Can a California cannabis cultivation tax cut help some without harming others?

Could lowering taxes lead to more revenue?

It’s a question that can be applied to many retail areas, from train tickets to electronics. Could you increase overall revenue by charging less per item and thus hopefully selling more? That’s a question that can be applied to cannabis. But with an added dimension: taxes and illegal sales also need to be considered.

It has previously been established that black market sales are driven by availability as often as they are by price, with local restrictions and licensing laws playing a massive part in black market sales still occurring in US states that have legalised cannabis.

But that is not to say price has no effect whatsoever. If purchases were motivated solely by quality and convenience, there would be none made on the black market in areas where the sale of cannabis is legal.

This makes Democratic California governor Gavin Newsom’s proposals to eliminate tax on the cultivation of cannabis in the state even more intriguing. California hopes the loss in revenue at the cultivation level will be more than compensated for by an increase in tax collected at the retail end as more consumers choose to buy from legal sources at a lower price.

 

Consumers and cultivators could win, but who stands to lose?

 

Newsom proposes eliminating the state cultivation tax currently imposed on cannabis flowers at a rate of $161.28 per dry-weight lb (some local jurisdictions impose additional cultivation taxes), according to the law firm Sheppard, Mullin, Richter, & Hampton.

This would still leave a 15% statewide excise tax, sales and use taxes that can reach up to 10.75%, and local business licence taxes which are as high as 15% in some jurisdictions, the law firm added.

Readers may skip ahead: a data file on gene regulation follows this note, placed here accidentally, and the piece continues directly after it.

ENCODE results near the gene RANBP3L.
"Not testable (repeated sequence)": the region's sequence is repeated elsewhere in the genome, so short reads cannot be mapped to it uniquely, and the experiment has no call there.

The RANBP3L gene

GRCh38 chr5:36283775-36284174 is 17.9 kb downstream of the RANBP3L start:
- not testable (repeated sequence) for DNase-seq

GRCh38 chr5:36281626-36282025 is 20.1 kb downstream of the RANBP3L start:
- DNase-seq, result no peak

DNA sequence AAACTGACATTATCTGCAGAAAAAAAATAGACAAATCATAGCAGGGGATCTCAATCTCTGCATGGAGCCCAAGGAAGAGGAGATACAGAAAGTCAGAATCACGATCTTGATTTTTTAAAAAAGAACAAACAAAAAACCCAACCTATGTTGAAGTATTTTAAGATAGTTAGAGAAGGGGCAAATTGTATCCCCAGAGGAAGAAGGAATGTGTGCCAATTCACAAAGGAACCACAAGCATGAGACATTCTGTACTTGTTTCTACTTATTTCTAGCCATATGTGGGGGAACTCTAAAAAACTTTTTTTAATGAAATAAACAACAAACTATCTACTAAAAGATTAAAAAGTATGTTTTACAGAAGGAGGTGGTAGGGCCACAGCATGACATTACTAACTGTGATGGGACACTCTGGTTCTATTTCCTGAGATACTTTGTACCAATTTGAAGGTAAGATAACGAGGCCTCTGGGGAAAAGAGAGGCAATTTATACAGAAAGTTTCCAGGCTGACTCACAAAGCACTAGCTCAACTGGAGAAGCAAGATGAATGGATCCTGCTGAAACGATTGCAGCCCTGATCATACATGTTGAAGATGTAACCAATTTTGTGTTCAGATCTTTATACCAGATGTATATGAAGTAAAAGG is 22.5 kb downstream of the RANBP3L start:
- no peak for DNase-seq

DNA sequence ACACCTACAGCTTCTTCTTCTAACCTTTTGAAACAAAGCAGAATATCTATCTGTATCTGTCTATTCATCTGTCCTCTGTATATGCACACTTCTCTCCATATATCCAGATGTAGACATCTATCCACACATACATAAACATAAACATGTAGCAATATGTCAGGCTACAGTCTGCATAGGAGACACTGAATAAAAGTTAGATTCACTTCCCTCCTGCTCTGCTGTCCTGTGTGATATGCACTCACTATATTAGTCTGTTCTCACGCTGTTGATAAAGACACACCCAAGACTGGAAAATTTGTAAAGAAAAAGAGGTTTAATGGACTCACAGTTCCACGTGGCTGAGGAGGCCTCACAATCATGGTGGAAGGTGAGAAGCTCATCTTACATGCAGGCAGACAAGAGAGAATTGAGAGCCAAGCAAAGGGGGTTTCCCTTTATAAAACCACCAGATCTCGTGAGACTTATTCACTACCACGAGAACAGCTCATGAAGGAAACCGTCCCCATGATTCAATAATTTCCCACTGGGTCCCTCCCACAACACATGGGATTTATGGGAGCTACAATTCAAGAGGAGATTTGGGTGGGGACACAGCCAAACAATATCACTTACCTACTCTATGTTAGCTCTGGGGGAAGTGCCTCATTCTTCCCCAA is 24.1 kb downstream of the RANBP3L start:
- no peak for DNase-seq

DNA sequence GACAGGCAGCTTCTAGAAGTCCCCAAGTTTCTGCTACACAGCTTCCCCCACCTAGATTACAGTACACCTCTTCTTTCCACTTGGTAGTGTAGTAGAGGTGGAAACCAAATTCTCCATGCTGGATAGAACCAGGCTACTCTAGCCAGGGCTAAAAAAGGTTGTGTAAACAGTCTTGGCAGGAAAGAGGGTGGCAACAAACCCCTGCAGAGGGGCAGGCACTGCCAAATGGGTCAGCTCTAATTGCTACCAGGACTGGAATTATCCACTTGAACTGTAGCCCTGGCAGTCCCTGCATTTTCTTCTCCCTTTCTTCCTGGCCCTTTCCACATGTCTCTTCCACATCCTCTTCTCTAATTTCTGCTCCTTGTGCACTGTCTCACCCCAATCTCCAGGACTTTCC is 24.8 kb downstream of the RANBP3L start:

The worry is that if the elimination of the cultivation tax does not result in at least a reciprocal increase in revenue from retail taxes, several worthwhile programmes will suffer.

Nonetheless, it looks like Newsom plans to proceed with the decision and likely will have support from the Democratic majority legislature following talks with party leaders. Come July it will be time to see whether slashing the cultivation tax really does affect illegal sales.

One issue remaining is that wholesale prices of California cultivated cannabis have already fallen. So presumably the end price being paid by the consumer has, too. In that case, if cultivation taxes are cut, it really would be cultivators alone who will benefit, and it could be citizens supported by government programmes who do take the brunt.

Cannabis advocates seem to be aware of the issue and have asked for further cuts to retail taxes as well to ensure a lower price for consumers. However, currently it doesn’t seem like that is going to happen.

– Freddie Dawson CBD-Intel staff

Photo: Ciarán Ó Muirgheasa

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